By Kelley Simms
A funny thing happened to me while I was speaking with AMON AMARTH’s drummer Fredrik Andersson about his band’s newest release, Deceiver Of The Gods. My phone died … in the middle of the conversation. Turns out, I had a crappy plan and my minutes had expired. Thankfully, Andersson graciously agreed to continue the interview later that day.
Since the band’s inception in 1992, the Swedish melodeath horde has perfected its 13th Century pre-Christian Norse mythology theme. As we pick up the conversation later in the day, Andersson explains that there is still a wealth of material on this subject matter to write about and that he doesn’t think the well is going to dry up anytime soon.
“It’s a very broad subject and we’re not really locked into historical events or facts,” Andersson said. “We write lyrics that are imaginative and we just make up stories that have to do with the Viking age. I think there’s an unlimited amount of stuff that we can write about within our lyrical theme.”
Deceiver Of The Gods, their latest studio release and ninth overall, is already a bonafide masterpiece. It’s what fans have come to expect from a new Amon Amarth release.
“With the last couple of albums we’ve released, we felt that we’ve explored beyond what people expect from us. It’s always going to sound like Amon Amarth no matter what we do. In the past, we’ve incorporated violins, clean vocals, clean guitars; it doesn’t seem to matter at all how much we explore ourselves. And it’s not necessarily something negative. In a way, it’s a good thing. When I buy an album by IRON MAIDEN or JUDAS PRIEST, I know instantly what it is. The bands that have been consistent earn my respect.”
Yeah, but does that create more pressure on the band knowing that the fans are expecting this tried and true Amon Amarth sound?
“It’s always a challenge to come up with new, interesting riffs and new musical angles. The goal is always to write the best riff and the best song ever. That’s always going to be a challenge within itself. It’s never been a challenge to stay true to the sound, that’s something that seems to come by itself. Sometimes we try to elaborate with the sound or go back to an old school sound, and sometimes we try something new. It seems to be a blessing and a curse.”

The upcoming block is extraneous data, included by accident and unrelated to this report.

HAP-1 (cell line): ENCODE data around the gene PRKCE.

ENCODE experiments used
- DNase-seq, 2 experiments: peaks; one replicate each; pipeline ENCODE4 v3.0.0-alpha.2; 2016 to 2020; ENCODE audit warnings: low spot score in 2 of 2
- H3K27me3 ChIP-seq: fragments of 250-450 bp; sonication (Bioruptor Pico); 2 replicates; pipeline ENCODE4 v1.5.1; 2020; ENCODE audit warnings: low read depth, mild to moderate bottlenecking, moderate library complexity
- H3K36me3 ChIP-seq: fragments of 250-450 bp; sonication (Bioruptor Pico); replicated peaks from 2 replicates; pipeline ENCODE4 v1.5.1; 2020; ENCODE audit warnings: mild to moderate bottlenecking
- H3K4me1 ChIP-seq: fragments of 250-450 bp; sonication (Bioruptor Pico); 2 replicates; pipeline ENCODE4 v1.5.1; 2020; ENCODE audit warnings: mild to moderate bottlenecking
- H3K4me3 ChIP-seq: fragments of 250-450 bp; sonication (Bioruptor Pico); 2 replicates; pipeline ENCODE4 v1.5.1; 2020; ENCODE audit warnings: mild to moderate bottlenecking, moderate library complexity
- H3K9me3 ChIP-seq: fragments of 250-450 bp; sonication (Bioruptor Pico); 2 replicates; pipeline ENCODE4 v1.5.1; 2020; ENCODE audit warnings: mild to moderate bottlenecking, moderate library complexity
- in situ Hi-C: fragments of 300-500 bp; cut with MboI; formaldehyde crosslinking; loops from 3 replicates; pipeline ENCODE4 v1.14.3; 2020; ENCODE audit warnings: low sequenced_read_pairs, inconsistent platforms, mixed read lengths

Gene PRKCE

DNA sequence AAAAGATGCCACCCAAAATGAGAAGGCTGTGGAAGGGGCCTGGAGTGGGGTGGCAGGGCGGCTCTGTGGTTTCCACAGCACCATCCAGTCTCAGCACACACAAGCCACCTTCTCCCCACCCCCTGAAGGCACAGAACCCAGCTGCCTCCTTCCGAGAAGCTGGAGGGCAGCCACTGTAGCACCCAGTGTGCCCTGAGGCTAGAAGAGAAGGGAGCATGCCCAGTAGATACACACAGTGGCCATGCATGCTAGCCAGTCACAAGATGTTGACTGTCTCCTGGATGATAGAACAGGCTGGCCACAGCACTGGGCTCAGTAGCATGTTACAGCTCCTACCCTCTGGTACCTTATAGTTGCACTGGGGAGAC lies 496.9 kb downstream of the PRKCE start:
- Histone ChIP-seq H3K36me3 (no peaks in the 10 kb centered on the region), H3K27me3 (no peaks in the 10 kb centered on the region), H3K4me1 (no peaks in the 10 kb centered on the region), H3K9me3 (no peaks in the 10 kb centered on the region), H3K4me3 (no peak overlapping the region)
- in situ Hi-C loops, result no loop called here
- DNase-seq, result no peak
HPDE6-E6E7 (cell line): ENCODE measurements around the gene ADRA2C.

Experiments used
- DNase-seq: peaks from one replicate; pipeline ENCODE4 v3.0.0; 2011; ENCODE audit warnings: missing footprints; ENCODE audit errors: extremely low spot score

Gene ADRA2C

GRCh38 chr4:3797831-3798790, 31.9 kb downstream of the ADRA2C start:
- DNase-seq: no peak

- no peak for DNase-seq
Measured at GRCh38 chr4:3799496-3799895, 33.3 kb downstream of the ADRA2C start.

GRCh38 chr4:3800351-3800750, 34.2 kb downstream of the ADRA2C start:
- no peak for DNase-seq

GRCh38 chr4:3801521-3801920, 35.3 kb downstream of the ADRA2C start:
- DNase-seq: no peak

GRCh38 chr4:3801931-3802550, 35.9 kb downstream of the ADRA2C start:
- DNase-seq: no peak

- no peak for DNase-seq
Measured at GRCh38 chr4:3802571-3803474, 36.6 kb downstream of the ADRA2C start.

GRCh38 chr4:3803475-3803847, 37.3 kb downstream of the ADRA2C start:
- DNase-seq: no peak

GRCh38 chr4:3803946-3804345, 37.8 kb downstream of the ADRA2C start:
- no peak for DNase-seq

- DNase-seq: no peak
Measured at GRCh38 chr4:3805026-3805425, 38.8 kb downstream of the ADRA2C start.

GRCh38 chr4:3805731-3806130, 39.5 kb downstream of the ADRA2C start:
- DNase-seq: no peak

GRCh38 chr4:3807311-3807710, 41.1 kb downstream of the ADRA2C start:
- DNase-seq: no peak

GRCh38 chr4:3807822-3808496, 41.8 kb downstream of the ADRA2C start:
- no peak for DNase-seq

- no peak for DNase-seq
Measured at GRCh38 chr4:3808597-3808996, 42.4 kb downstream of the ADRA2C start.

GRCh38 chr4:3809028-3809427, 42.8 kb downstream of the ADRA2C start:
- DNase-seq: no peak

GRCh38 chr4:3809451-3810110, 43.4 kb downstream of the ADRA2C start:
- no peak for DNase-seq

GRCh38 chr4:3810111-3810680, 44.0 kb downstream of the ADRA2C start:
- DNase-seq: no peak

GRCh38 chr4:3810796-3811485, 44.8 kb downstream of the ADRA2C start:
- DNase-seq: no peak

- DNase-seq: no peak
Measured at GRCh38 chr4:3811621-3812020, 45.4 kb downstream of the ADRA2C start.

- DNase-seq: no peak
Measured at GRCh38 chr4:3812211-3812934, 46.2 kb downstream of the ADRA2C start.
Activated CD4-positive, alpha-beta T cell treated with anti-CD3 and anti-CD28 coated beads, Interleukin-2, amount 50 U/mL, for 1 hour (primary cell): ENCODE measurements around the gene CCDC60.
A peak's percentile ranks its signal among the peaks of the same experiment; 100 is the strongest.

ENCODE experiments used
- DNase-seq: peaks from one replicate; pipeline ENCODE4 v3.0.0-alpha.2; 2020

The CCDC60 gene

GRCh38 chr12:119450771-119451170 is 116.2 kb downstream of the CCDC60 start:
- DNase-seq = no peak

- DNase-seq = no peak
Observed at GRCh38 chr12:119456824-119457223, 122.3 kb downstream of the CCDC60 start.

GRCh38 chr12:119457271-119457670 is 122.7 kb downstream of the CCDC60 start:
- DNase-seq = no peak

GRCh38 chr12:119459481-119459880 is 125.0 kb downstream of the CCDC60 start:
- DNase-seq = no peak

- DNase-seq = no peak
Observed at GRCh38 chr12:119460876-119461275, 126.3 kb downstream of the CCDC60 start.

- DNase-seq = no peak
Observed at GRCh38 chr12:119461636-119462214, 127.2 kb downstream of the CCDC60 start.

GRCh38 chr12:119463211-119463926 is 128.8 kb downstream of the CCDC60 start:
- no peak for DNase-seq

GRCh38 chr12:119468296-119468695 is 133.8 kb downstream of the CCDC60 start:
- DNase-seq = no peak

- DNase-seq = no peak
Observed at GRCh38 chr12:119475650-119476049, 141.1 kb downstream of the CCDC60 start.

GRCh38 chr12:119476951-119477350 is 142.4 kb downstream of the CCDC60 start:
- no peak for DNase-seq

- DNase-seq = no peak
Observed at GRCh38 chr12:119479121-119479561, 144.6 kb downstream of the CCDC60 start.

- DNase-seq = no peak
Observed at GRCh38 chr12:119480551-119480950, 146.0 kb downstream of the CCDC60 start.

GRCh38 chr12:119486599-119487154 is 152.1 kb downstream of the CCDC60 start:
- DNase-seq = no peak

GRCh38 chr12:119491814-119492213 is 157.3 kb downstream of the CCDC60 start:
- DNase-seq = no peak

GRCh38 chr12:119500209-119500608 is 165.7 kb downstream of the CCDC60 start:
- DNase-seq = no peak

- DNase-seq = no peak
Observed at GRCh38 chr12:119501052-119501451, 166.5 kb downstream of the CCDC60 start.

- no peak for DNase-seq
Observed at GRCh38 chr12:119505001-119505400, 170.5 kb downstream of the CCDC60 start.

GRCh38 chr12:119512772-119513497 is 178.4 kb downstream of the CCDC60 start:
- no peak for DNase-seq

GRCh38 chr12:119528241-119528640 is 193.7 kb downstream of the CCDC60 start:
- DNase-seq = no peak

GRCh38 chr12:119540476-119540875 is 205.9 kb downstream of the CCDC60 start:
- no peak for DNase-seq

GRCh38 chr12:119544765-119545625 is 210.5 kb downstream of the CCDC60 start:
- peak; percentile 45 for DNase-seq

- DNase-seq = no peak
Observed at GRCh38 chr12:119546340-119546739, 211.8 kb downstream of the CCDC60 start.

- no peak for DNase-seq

The songs that make up Deceiver Of The Gods are catchy and heavy. The melodies are so rich, while the riffs remain aggressive. Andersson stated that this is what they were going for from the beginning.
“When we started writing for the new album, we wanted to be more aggressive … more dangerous, for a lack of a better word for it. We felt the last one or two albums lacked a bit of aggression and brutality, so that was something we aimed for very early in the writing process. There’s more technical songs and it’s a little bit faster and aggressive when it comes to the riffing.”
Andersson’s drumming style is solid but not flashy. He knows when to inject some quick-paced fills at the right moment, but for the most part, he knows when to lay down a steady beat, all for the sake of the song.
“Like with everything we do in the band, we try to look at every song as a whole. It’s not an individual effort that matters in any part of the song. I’m just trying to put drums that fit with the vocals and the guitars. I’m basically self-taught. I’ve only been playing metal drums my whole life and never really been interested in anything else, either. I’ve always been kind of firm with my belief that this kind of drumming and metal drumming in general is not supposed to be as flashy as some jazzy drummers are, it should be more straight forward, in my opinion.”
One of the highlights on Deceiver Of The Gods is CANDLEMASS vocalist Messiah Marcolin guest spot as a duet with Hegg on ‘Hel.’ It was an experience that Andersson and his bandmates won’t soon forget.
“The song ‘Hel’ that we wrote was one of the last songs for the album, so it wasn’t really decided that he’d be on this album. When we did write the song, we felt it would be cool to try it with him. We decided that three weeks into the studio recording and it was just a last-minute call and luckily he was really into the idea and was able to come over to the studio and sing his part. It turned out really cool. When he was recording his part, we were all sitting in the control room pumping our fists like five kids with smiles on our faces!”
Being the road warriors that they are, as with any new Amon Amarth release it’s an excuse for the band to embark on an extensive world tour. And with the release of Deceiver of the Gods, the band is ready to do battle on the road.
“We did our first show in all of the year last weekend and it was really fun to be back on stage,” Andersson concluded. “That is the main reason why we’re doing this, is to perform live. We have a couple of festivals coming up in Europe, and after that some general touring plans. We’ll pretty much keep ourselves busy for the next two years by staying on the road and touring as much as possible.”
More information about Amon Amarth can be found on Amonamarth.com